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Old 10-08-2019, 12:23 PM   #1
lalkie
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Default Generator Charging

I have a 29 ford pickup since the early 70,s. I recently changed it to 12 volt negative ground. After a while I noticed the generator was charging at over 10 amps during the day. It was as charging at 5 amps prior to the voltage change. I reduced the charge to 5 amps at 12 volts. I am unsure why there was a change. The only thing I can think of is the larger 6 volt wiring has less resistance. Are there any electrical guru's that have a reason for the increased amps. Just wondering. Larry
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Old 10-08-2019, 02:35 PM   #2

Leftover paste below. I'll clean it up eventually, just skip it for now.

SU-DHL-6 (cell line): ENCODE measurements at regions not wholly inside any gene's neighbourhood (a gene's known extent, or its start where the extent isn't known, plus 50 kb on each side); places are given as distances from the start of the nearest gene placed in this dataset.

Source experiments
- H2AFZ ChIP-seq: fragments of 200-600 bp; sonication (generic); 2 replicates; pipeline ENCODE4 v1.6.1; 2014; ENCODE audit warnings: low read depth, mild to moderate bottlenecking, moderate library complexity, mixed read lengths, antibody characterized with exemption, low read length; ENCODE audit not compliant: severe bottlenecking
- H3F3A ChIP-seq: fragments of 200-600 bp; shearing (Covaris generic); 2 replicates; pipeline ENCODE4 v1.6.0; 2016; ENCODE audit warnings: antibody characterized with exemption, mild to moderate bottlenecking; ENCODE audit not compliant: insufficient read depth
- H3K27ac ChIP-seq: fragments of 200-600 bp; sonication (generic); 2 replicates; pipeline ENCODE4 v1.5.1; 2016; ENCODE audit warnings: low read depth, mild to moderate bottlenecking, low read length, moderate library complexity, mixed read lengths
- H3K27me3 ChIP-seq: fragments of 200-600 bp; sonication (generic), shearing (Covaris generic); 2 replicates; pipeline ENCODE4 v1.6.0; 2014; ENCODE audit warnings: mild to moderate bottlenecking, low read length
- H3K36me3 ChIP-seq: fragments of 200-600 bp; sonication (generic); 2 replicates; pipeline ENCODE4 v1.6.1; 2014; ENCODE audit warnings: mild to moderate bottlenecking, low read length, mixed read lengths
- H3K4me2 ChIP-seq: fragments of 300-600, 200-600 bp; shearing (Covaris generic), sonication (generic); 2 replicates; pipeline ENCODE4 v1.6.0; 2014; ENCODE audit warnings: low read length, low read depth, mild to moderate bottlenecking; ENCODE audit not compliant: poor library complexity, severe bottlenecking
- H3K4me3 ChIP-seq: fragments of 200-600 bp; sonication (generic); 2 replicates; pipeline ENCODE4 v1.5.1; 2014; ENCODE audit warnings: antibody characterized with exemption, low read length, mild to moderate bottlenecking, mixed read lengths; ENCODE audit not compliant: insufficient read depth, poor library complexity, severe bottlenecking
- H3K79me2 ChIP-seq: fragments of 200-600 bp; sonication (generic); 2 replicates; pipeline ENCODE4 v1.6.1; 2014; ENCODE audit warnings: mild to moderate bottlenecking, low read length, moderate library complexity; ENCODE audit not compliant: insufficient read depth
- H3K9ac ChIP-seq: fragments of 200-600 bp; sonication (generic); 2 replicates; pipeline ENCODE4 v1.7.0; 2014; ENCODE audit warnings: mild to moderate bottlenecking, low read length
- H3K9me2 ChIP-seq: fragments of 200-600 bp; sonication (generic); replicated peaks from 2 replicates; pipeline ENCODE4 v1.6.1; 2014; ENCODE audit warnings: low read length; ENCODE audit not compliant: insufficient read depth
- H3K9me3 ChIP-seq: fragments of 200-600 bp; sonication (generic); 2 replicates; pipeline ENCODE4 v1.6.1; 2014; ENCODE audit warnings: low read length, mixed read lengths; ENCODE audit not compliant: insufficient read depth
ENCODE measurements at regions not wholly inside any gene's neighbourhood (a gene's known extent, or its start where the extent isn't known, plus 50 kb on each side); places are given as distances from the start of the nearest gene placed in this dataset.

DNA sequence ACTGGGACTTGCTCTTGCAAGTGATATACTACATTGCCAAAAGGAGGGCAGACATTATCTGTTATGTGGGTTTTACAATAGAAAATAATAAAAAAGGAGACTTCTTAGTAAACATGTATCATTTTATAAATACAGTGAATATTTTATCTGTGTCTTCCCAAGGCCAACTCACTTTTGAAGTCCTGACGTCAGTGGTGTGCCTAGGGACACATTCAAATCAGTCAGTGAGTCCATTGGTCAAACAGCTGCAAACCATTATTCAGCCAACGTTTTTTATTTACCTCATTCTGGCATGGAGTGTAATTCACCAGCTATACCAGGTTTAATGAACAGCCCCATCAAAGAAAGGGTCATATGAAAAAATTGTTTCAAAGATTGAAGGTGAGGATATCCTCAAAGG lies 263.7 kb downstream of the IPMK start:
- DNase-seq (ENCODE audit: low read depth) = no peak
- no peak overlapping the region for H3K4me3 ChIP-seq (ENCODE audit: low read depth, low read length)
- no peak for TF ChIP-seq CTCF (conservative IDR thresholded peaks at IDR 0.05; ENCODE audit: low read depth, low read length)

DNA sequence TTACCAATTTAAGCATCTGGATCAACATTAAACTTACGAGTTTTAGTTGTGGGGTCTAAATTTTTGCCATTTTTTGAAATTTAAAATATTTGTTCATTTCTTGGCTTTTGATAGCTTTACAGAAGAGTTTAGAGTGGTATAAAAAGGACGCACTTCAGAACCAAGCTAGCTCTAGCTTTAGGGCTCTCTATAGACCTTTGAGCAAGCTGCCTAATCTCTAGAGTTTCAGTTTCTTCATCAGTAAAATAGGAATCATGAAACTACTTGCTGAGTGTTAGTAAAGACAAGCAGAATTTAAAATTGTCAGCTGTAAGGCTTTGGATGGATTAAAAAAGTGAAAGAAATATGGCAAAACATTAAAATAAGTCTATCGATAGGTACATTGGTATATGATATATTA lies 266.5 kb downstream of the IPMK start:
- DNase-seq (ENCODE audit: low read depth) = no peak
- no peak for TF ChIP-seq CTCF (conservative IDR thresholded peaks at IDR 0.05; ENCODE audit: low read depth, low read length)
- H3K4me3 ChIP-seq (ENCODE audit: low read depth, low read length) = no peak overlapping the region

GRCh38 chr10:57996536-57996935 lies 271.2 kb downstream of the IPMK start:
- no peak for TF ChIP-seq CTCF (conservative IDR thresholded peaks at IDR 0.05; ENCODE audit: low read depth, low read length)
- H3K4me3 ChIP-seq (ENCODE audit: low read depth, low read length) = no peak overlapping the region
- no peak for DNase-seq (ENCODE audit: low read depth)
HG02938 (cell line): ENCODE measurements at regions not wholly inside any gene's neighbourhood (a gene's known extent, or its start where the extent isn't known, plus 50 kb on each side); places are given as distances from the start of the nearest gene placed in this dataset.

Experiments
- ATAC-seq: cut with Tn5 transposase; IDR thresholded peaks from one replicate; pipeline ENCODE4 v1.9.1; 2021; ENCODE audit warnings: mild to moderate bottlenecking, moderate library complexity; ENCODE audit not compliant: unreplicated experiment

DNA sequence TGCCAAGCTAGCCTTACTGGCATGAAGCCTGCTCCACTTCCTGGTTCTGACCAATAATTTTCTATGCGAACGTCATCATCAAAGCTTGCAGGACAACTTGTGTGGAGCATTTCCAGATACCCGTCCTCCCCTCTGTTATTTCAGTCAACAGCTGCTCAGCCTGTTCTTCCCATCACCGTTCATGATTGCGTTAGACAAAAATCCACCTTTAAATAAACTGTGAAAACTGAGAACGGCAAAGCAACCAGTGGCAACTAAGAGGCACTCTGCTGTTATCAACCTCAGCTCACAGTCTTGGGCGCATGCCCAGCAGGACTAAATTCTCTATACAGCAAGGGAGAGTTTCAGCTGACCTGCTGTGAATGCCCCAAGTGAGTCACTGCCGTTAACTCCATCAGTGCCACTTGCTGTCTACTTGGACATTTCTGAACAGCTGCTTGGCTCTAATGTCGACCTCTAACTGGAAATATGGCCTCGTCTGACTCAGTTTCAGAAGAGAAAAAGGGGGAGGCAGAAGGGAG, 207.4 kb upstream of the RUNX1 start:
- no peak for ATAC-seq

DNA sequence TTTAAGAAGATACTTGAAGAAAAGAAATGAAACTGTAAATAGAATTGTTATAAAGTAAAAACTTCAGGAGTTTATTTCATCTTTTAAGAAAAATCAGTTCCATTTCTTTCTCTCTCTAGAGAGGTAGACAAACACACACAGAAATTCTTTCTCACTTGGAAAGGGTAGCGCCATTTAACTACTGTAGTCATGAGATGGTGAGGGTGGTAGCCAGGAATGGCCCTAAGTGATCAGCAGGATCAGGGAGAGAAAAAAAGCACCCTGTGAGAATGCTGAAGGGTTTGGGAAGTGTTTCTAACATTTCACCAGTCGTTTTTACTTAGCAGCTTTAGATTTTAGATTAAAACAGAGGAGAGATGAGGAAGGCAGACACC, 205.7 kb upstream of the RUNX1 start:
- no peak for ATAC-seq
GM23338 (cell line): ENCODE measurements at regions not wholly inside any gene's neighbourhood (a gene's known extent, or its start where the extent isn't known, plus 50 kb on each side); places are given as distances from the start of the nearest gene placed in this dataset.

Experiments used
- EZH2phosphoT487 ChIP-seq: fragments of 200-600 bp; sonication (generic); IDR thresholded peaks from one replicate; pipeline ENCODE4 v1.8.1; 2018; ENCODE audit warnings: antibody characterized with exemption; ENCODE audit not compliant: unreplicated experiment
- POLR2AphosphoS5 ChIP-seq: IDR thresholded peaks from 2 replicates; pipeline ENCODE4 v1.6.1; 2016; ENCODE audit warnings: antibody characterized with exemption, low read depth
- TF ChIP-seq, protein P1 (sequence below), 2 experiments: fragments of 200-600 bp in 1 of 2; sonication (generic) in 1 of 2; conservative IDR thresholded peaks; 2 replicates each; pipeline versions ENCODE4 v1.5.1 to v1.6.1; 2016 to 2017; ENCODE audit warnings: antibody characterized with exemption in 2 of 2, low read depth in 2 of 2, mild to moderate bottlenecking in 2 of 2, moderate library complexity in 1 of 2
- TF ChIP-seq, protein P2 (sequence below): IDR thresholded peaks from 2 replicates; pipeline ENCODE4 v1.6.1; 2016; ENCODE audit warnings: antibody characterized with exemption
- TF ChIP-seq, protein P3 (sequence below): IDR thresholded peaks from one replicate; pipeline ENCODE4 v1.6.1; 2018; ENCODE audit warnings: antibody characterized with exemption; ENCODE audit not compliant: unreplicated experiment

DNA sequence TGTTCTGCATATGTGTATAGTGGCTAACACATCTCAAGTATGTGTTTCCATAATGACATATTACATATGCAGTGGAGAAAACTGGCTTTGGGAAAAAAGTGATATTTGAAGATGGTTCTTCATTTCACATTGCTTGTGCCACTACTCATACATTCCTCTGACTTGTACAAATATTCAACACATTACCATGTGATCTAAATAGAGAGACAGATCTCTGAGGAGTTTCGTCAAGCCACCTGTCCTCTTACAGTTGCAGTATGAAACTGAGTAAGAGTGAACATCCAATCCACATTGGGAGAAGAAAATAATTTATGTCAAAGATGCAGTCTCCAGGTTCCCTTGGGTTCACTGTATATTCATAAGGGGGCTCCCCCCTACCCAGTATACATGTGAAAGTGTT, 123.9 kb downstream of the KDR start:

wmws
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Default Re: Generator Charging

The term Ohm's law refers to one of the fundamental relationships found in electronic circuits: that, for a given resistance, current is directly proportional to voltage. In other words, if you increase the voltage through a circuit whose resistance is fixed, the current goes up.
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Old 10-08-2019, 05:42 PM   #3
Purdy Swoft
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Default Re: Generator Charging

If you can adjust the third brush for the desired amount is the important thing .
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Old 10-09-2019, 12:06 PM   #4
Badpuppy